James Stark, a.k.a. Sandman Slim, has a new job, but being the new Lucifer in town gives fresh meaning to the word “Hell”. Especially when he hears of hideous massacres near a haunted fortress out on Hell’s frontier. As far as Stark’s concerned, the more dead Hellions, the better, but he still has to prove that no one screws with Sandman Slim. And facing creatures so terrible even Hell does not want them is no cakewalk, even for Lucifer.
It should be no surprise by this point that I’m a fan of Kadrey’s Sandman Slim novels, having reviewed the first three novels of the series in quick succession. Devil in the Dollhouse is a stop-gap short story that was released before the now-published fourth novel, Devil Said Bang. Unsurprisingly, this is a short, sharp taste of Kadrey’s take on the eternal battle between Heaven, Hell and the humans caught in the middle. Superb.
[Warning: Minor spoilers for the first three Sandman Slim series follow, but I have kept them to an absolute minimum and referencing bigger-picture things, rather than specifics.]
Devil in the Dollhouse includes some nice mentions and refresher-statements for past events from books one through three. So, if you wanted to jump into the series for a short taster, then this could suffice. I do, however, think you should still start with Sandman Slim, as it’s so damned good, and a lot happens in the first three novels. I said it then, I’ll say it again: this is urban and supernatural fantasy as I always wanted it to be. Long may the series continue!
There are a number of interesting revelations in this short story, but given its length to go into much detail would just spoil everything. Nevertheless, Stark has been informed by two of his servants that he must go on a quest. It is a quest, they tell him, that he must complete in order to “become what destiny has led [him] to… To become the Lord of the Underworld.” You see, it turns out that “Not all of Hell is willing to accept a mortal as Lucifer.” Reluctantly, and because he’d really like to not be murdered during his – hopefully – short tenure as Lucifer, Stark gives in.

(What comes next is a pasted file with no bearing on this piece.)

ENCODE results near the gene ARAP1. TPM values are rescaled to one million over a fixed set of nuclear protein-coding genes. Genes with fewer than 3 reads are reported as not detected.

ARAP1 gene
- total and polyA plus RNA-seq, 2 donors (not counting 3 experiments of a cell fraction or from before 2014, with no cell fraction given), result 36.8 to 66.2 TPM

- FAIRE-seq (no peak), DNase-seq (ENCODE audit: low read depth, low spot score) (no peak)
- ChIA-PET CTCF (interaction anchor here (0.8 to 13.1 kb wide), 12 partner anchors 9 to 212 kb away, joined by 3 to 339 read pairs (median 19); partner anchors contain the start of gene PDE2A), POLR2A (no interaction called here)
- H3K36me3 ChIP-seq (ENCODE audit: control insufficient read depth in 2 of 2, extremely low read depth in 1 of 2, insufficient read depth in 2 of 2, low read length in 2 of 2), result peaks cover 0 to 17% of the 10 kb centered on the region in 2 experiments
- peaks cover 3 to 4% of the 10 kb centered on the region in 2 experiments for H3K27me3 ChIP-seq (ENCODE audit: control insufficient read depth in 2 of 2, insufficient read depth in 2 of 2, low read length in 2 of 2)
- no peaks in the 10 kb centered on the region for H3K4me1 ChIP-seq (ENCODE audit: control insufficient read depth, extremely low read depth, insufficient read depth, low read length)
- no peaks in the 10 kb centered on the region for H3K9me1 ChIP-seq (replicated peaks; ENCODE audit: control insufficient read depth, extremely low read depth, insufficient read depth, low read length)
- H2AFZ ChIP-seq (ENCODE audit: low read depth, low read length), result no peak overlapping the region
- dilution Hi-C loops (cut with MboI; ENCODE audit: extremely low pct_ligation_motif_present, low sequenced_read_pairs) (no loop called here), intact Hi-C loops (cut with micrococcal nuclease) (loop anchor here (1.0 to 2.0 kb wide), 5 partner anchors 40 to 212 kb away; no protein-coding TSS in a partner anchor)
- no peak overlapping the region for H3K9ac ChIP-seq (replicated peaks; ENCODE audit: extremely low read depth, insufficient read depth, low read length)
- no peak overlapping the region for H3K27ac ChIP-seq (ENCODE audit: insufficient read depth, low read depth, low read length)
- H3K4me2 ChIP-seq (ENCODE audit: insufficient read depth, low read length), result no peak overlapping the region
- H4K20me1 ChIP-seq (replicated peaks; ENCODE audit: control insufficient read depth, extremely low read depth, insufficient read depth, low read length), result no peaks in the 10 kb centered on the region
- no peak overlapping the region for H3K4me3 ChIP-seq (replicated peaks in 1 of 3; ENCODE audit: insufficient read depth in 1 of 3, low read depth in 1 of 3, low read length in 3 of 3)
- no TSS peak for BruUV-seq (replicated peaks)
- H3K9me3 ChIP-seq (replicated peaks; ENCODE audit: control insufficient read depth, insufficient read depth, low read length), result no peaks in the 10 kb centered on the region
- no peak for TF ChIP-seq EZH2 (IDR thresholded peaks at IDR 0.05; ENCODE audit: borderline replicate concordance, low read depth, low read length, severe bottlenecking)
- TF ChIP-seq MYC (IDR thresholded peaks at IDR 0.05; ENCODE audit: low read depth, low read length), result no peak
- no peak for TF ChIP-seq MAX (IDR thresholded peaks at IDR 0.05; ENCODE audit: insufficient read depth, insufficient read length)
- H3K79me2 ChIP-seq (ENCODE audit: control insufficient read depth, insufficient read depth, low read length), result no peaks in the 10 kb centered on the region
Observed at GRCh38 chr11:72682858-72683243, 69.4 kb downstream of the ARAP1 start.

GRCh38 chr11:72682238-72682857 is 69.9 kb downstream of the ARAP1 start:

“What kind of quest are we talking about?”
“It’s really more of an exorcism. Not much more than clearing out a haunted house.”
“Maybe a bit more like a fortress.”
“With a coterie of unpleasant residents doing mischief with travelers.”
“What’s a coterie?”
“A somewhat large group.”
“Some say an army… But a minor one.”
This is not at all what he had in mind. Since the old Lucifer, now going by Samael back in Heaven, left this particular quest undone, it falls to Stark to clean up the mess. Hopefully. On the way, we learn of the “first Lucifer”, the first version of Hell, and we’re exposed to a whole lot of evil shit. Naturally. It appears as though “Lucifer” may be a title akin to “Caesar” (that’s all I’m telling you, so just read the story to get what I’m talking about).
“The early days after the fall were hard. Some didn’t survive the fall itself. Others went mad. There were murders and suicides. Lord Lucifer, Samael, gathered the fallen and just as in Heaven, he became our leader. He urged us to build and create our own civilization. One to rival even Heaven. He saved us. Still, with all that, there were some who refused to follow… I’m sure they told themselves they had reasons, but it was really simple greed. Some had escaped Heaven with weapons and riches. Enough, they thought, to mount a new war.”
Kadrey paints a picture of a strange, weird and horrific Hell. (River of shit and blood, anyone?) Hell is also oh-so-very human: “Give people what they want.” This is not surprisingly, really, as it is meant to embody all of our worst traits. The story is filled with lots of witty dialogue and plenty of fun observations in Kadrey’s inimitable style.
“It’s quicker down the hill than it was up. Not running for your life through an army of brainless Hellion zombies will do that.”
I really like the way Kadrey reinvents aspects of his world, his Heaven and Hell, with each new book. Where some authors may fumble this sort of reinvention, making it seem like little more than lazy ret-conning, Kadrey pulls it off with dark and twisted aplomb. It is as though Stark and the reader are peeling back a new layer of this reality’s onion. There are lies upon lies, misdirection upon misdirection. It makes for an endlessly inventive and twisty series. Quite brilliant.
Devil in the Dollhouse finishes with a great ending. It’s a bit tragic, too, in its way, and I’m looking forward to seeing how it’ll affect future novels in the series.
Very highly recommended, this is a must for fans of the series.